Beowulf drew relatively muscular numbers for an animated action picture, a sub-genre with a considerably lower bar than family cartoons like Bee Movie. Director Robert Zemeckis' computer-rendered fantasy spawned $27.5 million on approximately 4,900 screens at 3,153 theaters, which was a lot better than similar movies like Final Fantasy: The Spirits Within and Sinbad: Legend of the Seven Seas. The gross included Thursday night previews, but distributor Paramount Pictures refused to separate them from the weekend.
More than 40 percent of Beowulf's gross came from 742 theaters showing the picture in 3D at higher ticket prices. The Real D digital 3D format rang up an estimated $8 million at 638 sites, while IMAX 3D accounted for an estimated $3.6 million at 84. It was the widest Real D launch yet, ahead of Meet the Robinsons, which earned $7.1 million at 484 sites on its opening weekend earlier this year (out of $25.1 million total). For IMAX, it was a record in terms of percentage share of an opening weekend, accounting for 13 percent of the gross with less than two percent of the screens.
With marketing that harkened 300, the most compelling aspect of Beowulf was its 3D spectacle, and that was enough to stand out in this depressed market. Paramount's exit polling indicated that Beowulf's audience composition was 50 percent over 25 years old and 60 percent male, different than most animated features. The grade from moviegoer pollster CinemaScore was a mixed "B," though Paramount claimed the response varied depending on whether the picture was seen in 3D or not.
Beowulf also started to a bit higher than Mr. Zemeckis' last picture, The Polar Express. While both movies relied on the visual splash of their 3D performance capture animation as the key selling point, the adult-skewing Beowulf is unlikely to have the stamina of Polar Express, which powered through the holidays on its Christmas theme and family orientation to a $162.8 million haul. Like Polar Express, Beowulf was backed by Shangri-La Entertainment, which contributed two thirds of the $150 million price tag with Paramount picking up the remaining third.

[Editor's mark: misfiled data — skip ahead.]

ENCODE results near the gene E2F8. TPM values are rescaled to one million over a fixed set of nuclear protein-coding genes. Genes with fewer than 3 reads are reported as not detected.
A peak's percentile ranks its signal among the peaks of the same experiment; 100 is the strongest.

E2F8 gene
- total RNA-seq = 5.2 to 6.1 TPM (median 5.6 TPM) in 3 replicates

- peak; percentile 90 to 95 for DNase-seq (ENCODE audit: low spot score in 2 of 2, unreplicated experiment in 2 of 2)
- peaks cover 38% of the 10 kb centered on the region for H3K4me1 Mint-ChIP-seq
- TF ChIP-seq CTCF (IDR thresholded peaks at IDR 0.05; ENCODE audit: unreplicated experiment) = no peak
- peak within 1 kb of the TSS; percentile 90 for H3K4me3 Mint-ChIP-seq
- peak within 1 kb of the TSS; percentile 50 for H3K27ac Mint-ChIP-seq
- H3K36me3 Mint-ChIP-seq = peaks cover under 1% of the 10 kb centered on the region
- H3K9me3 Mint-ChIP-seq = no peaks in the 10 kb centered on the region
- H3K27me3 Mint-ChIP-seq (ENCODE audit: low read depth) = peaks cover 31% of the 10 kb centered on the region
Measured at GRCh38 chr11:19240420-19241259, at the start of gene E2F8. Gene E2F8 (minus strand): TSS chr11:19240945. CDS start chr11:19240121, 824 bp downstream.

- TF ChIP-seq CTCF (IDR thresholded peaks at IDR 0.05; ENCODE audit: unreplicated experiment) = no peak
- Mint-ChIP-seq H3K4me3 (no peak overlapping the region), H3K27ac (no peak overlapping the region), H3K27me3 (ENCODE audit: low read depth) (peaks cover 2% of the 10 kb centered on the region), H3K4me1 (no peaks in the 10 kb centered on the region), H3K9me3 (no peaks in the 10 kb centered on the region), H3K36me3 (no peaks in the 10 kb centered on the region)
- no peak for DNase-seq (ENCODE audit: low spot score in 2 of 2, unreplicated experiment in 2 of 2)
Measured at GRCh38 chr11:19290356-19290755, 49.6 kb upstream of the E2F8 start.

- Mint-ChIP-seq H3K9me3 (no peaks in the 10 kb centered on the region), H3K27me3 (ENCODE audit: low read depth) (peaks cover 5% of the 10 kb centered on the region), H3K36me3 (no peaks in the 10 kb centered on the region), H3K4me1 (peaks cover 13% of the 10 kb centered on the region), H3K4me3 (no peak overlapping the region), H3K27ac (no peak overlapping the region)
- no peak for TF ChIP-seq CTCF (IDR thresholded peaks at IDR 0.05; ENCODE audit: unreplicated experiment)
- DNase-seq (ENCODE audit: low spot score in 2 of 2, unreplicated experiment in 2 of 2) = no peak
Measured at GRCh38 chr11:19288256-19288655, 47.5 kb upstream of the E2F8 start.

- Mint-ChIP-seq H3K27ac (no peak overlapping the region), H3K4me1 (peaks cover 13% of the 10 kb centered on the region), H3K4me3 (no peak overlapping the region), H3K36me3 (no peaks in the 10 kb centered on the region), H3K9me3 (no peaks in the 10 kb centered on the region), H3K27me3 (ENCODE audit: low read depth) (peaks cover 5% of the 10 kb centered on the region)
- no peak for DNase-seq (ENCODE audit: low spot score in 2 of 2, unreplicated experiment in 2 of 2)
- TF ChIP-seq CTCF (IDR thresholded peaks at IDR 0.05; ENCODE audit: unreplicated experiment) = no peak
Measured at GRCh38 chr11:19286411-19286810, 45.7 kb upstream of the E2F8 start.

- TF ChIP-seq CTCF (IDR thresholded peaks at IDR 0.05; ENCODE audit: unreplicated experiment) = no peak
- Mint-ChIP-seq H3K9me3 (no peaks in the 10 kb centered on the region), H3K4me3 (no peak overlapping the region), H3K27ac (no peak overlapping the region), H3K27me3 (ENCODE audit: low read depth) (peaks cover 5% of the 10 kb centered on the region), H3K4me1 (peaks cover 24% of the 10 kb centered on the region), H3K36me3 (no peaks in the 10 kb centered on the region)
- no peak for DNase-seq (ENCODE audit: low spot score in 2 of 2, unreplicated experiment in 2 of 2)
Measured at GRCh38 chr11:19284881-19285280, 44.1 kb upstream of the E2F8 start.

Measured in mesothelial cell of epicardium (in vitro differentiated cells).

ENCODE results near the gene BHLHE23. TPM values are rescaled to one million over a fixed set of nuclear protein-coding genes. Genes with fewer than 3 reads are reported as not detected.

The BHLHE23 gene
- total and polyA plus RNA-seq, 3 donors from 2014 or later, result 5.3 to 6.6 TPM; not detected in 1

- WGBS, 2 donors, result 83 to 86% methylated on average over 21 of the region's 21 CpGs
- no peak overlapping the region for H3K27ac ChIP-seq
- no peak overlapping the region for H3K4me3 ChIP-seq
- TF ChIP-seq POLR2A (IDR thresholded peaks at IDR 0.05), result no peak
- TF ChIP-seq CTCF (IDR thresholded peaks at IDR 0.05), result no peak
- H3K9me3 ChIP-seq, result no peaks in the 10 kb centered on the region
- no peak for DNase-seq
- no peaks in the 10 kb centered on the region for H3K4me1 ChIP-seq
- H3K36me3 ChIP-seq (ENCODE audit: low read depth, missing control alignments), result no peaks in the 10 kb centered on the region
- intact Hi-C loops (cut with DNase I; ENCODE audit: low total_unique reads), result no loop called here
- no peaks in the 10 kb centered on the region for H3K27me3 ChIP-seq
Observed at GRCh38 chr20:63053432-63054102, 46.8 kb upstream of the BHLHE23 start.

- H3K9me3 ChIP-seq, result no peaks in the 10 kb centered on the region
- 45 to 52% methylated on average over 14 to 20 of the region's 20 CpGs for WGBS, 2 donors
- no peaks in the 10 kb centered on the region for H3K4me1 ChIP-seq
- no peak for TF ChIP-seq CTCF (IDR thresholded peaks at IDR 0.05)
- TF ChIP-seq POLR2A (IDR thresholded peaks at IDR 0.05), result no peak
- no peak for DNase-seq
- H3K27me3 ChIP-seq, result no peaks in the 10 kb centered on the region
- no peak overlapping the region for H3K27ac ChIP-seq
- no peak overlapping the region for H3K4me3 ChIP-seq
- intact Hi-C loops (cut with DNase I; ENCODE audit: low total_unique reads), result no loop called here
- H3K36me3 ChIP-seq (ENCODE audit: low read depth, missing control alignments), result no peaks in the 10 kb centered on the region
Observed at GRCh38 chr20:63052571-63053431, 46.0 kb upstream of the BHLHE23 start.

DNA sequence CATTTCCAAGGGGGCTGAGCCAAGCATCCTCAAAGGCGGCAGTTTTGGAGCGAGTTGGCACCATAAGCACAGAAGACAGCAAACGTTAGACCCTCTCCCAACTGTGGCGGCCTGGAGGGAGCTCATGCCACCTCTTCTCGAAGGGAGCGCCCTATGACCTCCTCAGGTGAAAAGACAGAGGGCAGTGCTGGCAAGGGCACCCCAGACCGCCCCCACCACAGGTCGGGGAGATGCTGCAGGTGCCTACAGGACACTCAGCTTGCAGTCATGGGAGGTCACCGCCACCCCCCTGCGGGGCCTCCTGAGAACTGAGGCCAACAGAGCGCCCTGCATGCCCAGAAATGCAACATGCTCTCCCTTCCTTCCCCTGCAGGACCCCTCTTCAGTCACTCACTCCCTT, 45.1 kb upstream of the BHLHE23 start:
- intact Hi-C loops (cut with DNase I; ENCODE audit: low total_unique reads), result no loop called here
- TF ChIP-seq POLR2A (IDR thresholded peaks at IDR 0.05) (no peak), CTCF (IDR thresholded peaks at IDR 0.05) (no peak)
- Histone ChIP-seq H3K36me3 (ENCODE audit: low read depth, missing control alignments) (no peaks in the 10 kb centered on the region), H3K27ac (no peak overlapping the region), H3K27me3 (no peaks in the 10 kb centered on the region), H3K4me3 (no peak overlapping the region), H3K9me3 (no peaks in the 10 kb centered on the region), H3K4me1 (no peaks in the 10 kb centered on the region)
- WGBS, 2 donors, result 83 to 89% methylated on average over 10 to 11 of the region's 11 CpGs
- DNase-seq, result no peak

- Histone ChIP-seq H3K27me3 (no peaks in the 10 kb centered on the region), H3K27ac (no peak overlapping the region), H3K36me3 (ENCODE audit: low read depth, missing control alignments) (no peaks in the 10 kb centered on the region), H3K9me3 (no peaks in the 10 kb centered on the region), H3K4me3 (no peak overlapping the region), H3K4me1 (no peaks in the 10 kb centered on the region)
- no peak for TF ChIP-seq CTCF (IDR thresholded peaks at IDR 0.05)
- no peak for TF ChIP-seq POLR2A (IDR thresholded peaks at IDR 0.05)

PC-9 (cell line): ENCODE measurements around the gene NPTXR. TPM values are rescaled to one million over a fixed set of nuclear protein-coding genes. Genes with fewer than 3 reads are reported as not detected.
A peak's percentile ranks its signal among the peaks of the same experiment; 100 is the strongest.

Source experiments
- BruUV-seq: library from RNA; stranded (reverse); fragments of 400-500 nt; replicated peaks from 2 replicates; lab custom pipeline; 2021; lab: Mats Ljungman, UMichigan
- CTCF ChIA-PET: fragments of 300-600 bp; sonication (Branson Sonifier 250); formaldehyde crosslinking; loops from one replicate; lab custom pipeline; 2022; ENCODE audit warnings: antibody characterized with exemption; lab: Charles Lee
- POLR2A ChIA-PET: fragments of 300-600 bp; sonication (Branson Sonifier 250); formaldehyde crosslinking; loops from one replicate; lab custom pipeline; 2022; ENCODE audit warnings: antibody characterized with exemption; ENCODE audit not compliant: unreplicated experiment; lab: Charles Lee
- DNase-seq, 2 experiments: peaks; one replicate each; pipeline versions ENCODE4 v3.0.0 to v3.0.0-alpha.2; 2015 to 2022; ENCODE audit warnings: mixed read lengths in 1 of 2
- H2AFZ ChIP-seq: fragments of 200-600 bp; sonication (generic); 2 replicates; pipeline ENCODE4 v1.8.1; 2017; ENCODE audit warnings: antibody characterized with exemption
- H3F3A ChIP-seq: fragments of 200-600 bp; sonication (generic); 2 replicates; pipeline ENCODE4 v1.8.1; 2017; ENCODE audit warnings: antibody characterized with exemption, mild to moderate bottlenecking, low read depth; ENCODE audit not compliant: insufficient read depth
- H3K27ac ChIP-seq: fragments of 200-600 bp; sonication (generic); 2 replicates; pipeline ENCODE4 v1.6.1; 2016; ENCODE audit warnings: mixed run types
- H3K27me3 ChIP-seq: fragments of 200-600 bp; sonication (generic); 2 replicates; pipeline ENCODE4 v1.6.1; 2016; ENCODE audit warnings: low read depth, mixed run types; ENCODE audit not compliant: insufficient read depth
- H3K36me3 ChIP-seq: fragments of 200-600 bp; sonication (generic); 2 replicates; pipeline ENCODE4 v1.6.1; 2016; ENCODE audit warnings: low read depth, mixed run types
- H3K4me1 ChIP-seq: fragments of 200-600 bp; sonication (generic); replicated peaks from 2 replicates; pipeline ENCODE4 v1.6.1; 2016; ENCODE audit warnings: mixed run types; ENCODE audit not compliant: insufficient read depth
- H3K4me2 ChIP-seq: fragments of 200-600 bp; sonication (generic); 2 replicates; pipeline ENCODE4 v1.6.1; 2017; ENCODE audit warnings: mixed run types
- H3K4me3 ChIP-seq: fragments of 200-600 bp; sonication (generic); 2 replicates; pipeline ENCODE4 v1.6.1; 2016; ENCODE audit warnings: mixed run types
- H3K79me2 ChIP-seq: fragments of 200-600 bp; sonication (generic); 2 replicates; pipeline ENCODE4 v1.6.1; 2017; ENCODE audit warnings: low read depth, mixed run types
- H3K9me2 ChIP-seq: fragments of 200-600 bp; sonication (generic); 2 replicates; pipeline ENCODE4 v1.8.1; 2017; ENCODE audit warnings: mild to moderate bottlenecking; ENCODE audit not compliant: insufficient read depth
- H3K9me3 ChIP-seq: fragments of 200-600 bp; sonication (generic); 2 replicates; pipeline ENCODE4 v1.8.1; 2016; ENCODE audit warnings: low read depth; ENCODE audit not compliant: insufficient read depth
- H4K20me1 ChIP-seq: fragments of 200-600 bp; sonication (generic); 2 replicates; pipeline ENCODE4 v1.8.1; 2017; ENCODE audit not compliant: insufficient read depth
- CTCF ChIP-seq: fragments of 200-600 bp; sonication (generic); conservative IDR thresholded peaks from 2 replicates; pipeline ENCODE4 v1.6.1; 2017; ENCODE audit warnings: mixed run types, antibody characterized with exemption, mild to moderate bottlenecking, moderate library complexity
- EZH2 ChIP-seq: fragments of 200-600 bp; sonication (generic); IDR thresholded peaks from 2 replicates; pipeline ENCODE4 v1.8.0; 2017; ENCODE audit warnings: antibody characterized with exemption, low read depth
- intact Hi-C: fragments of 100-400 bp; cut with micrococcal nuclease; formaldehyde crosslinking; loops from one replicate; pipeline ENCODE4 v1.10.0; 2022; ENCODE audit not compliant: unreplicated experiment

Tumbling around 45 percent apiece, Bee Movie and American Gangster were second and third, respectively. Bee squeezed out $14 million for $93.6 million in 17 days, while Gangster nabbed $12.9 million for $100.7 million in 17 days. Fred Claus continued to trail the Santa Clause and Elf movies on all fronts, off 36 percent to $11.9 million for $35.7 million in ten days.
Mr. Magorium's Wonder Emporium blundered with $9.6 million on around 3,600 screens at 3,164 theaters in its debut. The marketing campaign tried to dazzle with its magical toy store and its eccentric proprietor, but played like an extra sugary Charlie and the Chocolate Factory without a plot to engage potential moviegoers and lacking Charlie's built-in audience to overcome its awkward title and other negatives.
Also opening was period romance Love in the Time of Cholera to an anemic $1.9 million at 852 venues. The picture was eclipsed by another featuring actor Javier Bardem, No Country for Old Men, which grabbed a good $3.1 million at 148 sites for $4.9 million in ten days of limited release. The crime drama expands nationwide on Wednesday.
Dan in Real Life again had the smallest drop among wide holdovers, down 28 percent to $4.3 million for $36.9 million in 24 days. Lions for Lambs, on the other hand, retreated 57 percent to $2.9 million. The war drama has mustered only $11.6 million in ten days.
• Review: 'Beowulf'
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• Weekend Box Office Results
• Animated Fantasies